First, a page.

“Lynchian” is one of those authorial adjectives that’s invaded our speech, like “Kafka-esque” and “Orwellian.” In his oft-cited essay on David Lynch’s work, David Foster Wallace devotes a couple of paragraphs to determining what the term truly means. Wallace’s definition is as good as any: “A particular kind of irony where the very macabre and the very mundane combine in such a way as to reveal the former’s perpetual containment within the latter.” There’s something more to this, though, because the way the mundane is portrayed in Lynch’s work is just as important as the concept itself. And when you listen to Lynch’s music — and particularly his new album The Big Dream, which is out this week — the answer is there, plain as day: it’s the 1950s.
In its own way, The Big Dream is a far more Lynchian album than his debut album Crazy Clown Time, which experimented with fairly contemporary-sounding electronic textures and lots of Auto-Tune. Both those elements appear here, in fairness, but on the whole, the mood is exactly like you might expect from the soundtrack to one of Lynch’s films — 1950s bubblegum pop shot through with an undercurrent that’s both strange and, yes, vaguely macabre (if nothing else because of Lynch’s funny, creaky little voice, which lends a constant air of strangeness to proceedings).
If you hadn’t heard Crazy Clown Time, you’d probably see this as exactly the sort of record David Lynch was bound to make. After all, this sort of music has always been integral to the soundtracks of his films — consider the Tony Bennett song from which Blue Velvet takes its name, for instance, and Angelo Badalamenti’s compositions for Twin Peaks. Similarly, the imagery of the ’50s has also permeated the visual aspects of Lynch’s films — the white picket fences of Jeffrey Beaumont’s hometown, the greaser fantasy of Wild at Heart, the straight-outta-The-Godfather Mr. Eddy of Lost Highway. The way watching Twin Peaks is quite literally like stepping back in time.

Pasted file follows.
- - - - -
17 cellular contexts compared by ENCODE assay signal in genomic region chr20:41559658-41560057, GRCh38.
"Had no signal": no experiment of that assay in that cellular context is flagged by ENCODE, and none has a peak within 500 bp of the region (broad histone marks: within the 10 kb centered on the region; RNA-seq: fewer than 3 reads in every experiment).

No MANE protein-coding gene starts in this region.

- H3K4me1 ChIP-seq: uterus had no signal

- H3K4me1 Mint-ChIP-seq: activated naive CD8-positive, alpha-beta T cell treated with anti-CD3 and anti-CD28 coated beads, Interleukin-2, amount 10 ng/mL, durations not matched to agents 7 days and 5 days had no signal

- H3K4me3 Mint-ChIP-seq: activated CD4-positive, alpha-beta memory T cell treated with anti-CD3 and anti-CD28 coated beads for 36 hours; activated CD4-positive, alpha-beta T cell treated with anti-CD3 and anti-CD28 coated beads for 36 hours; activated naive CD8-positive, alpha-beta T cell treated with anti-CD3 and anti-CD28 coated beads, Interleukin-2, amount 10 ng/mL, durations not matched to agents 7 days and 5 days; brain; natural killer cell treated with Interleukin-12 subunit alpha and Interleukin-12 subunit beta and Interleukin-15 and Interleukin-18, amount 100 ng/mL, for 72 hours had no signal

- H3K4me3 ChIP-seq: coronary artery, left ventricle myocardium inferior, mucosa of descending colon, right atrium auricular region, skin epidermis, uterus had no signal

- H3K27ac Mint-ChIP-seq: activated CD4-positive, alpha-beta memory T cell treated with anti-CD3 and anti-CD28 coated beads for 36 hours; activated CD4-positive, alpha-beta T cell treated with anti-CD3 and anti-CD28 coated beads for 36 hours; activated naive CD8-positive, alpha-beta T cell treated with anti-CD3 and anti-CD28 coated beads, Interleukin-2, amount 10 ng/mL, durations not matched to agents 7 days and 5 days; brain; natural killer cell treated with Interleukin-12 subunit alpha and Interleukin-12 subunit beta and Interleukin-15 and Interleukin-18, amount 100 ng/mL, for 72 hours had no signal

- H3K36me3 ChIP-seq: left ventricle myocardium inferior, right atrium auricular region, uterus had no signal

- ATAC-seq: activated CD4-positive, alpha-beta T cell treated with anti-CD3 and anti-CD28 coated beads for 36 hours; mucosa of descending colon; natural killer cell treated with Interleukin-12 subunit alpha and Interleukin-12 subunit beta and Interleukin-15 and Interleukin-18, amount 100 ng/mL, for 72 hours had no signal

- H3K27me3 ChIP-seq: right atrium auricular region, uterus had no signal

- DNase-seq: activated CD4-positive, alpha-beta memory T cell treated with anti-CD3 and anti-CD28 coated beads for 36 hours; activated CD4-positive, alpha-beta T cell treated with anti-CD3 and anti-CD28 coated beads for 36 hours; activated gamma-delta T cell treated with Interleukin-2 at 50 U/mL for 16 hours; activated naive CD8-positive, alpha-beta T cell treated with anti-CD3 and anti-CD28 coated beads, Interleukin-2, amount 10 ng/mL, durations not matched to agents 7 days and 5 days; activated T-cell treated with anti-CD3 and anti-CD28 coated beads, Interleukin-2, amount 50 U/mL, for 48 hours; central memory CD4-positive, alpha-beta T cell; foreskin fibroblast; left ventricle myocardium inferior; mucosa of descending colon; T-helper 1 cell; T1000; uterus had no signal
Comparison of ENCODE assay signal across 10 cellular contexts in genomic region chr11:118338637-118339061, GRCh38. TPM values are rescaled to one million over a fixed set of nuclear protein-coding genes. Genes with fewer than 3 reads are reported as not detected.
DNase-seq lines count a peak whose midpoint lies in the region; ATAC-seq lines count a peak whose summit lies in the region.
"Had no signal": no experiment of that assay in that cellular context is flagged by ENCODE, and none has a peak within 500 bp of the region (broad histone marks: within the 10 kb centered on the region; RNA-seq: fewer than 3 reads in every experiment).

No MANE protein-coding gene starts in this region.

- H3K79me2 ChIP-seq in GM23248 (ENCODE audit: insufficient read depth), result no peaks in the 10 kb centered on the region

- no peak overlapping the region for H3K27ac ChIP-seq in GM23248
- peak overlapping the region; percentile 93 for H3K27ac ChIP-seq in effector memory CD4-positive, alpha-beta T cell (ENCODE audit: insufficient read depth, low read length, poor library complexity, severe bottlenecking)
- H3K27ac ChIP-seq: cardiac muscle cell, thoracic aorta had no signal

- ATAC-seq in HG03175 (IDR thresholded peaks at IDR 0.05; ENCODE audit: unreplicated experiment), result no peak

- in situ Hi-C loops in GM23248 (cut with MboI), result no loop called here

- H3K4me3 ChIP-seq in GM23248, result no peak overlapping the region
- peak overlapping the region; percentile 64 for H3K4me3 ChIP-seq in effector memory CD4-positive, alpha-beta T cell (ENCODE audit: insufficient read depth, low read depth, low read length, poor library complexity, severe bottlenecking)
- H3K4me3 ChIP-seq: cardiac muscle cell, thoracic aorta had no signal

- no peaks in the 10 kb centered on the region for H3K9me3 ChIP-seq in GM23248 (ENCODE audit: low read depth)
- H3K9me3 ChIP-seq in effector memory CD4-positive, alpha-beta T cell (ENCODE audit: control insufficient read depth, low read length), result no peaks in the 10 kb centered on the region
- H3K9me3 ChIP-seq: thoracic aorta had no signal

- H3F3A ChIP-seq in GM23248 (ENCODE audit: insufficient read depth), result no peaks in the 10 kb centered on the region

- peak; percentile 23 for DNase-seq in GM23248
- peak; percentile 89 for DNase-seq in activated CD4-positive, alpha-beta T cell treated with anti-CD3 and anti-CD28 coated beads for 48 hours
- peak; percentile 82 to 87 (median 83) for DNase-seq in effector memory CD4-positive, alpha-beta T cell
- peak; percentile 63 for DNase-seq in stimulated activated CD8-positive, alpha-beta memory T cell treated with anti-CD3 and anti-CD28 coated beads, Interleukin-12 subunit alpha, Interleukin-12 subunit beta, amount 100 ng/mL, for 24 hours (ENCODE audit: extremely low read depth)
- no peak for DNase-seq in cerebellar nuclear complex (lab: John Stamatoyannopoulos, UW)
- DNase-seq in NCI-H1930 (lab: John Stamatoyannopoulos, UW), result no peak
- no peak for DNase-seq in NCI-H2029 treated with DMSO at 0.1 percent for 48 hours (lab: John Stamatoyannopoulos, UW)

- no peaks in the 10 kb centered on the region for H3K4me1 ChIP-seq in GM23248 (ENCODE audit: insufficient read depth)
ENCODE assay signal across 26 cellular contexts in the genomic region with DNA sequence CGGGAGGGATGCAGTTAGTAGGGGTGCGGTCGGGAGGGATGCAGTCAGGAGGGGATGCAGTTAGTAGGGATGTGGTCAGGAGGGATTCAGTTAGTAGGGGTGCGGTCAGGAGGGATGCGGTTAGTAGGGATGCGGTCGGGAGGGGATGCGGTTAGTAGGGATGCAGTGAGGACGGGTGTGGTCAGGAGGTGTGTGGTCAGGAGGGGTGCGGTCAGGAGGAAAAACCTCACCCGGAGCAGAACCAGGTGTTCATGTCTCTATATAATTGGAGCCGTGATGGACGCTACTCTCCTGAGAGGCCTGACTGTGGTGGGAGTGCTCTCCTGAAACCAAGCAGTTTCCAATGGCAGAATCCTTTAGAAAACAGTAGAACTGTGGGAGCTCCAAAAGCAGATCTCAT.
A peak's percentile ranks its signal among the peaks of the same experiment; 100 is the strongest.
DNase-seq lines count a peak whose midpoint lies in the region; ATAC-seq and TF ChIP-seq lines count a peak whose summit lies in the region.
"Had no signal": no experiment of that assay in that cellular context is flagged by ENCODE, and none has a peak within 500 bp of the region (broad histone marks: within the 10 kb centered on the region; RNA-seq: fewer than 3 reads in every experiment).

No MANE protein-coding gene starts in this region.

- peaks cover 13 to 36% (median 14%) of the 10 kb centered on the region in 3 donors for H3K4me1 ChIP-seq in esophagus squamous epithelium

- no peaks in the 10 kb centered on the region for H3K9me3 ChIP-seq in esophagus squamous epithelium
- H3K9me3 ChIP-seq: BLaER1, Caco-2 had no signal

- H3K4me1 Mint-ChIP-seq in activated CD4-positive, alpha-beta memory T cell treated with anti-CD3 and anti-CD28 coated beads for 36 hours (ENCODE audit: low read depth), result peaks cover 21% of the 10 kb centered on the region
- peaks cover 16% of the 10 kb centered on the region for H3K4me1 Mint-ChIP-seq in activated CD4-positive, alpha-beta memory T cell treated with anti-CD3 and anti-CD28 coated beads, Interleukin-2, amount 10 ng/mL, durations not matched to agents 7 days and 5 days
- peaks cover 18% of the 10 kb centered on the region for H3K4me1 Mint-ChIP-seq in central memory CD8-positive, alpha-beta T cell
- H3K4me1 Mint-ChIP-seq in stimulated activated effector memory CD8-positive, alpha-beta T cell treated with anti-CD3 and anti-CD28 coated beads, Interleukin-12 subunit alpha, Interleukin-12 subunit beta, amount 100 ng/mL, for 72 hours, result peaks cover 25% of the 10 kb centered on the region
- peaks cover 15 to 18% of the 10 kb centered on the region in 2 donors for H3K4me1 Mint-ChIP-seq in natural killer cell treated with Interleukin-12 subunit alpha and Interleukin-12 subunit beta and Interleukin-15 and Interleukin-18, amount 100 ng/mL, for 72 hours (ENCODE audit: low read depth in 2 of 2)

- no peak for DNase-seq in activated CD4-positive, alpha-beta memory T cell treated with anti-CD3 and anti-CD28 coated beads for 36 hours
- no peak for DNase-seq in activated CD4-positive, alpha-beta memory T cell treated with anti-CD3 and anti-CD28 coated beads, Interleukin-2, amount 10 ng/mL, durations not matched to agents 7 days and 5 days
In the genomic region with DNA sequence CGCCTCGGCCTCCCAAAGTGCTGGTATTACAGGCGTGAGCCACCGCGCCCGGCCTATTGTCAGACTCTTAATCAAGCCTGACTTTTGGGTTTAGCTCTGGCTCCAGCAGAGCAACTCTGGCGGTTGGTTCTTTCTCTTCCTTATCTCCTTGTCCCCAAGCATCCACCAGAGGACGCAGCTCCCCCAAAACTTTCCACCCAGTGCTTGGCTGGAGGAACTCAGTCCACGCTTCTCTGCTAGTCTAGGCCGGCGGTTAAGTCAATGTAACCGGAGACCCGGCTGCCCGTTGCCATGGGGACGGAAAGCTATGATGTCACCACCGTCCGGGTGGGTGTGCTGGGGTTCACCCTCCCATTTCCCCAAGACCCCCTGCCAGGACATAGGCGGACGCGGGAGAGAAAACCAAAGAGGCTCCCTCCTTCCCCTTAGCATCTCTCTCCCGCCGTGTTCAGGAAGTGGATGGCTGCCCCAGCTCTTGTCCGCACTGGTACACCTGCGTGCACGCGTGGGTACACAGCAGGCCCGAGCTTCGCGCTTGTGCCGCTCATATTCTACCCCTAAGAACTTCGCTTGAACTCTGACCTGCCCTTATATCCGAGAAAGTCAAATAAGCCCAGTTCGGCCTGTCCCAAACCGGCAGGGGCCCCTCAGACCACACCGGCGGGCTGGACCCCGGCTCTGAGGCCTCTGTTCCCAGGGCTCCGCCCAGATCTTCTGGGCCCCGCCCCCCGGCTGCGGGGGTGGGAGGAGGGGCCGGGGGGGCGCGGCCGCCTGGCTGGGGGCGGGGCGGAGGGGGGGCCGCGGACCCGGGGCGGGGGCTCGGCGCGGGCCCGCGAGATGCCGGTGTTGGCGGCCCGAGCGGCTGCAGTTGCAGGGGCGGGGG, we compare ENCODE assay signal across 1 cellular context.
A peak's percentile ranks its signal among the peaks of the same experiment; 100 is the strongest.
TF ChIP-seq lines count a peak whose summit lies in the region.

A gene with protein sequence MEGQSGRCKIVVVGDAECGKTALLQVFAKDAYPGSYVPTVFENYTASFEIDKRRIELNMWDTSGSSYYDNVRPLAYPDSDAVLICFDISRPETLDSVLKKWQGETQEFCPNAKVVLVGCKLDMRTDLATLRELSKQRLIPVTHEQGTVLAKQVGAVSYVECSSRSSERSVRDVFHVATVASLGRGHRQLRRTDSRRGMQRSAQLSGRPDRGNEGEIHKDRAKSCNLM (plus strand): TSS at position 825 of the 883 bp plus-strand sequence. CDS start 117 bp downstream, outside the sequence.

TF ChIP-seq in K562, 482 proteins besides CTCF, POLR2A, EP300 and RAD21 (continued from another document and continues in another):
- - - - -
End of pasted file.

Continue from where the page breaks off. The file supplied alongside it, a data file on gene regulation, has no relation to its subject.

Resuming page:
Listening to The Big Dream, the question of why the ’50s are of such interest to Lynch presents itself again. My theory on it is this: we’re talking about a decade mythologized on both sides of the ideological fence as the most perfectly American of eras, the last flourishing of what we might now consider something both quintessentially and traditionally American, for better or worse — a sort of pastoral golden era of white picket fences and white faces and good Christian values, before the ’60s counterculture came and changed everything forever. If you’re a conservative, it’s an era that you’re forever trying to recreate; if you’re a liberal, it’s a myth to be imploded. The big dream, indeed.
But either way, the answers are simple. Black and white, if you will. In the Flavorwire office, we spent a fair bit of last week talking about the reason for the resurgence of interest in Lynch’s work, and particularly Twin Peaks, over the last few years. Part of it, I think, is that we are living in an increasingly Lynchian world, i.e. one where the macabre and mundane combine in ever more perverse ways, an era where Lynch’s fables of the underside of American society resonate more strongly than ever.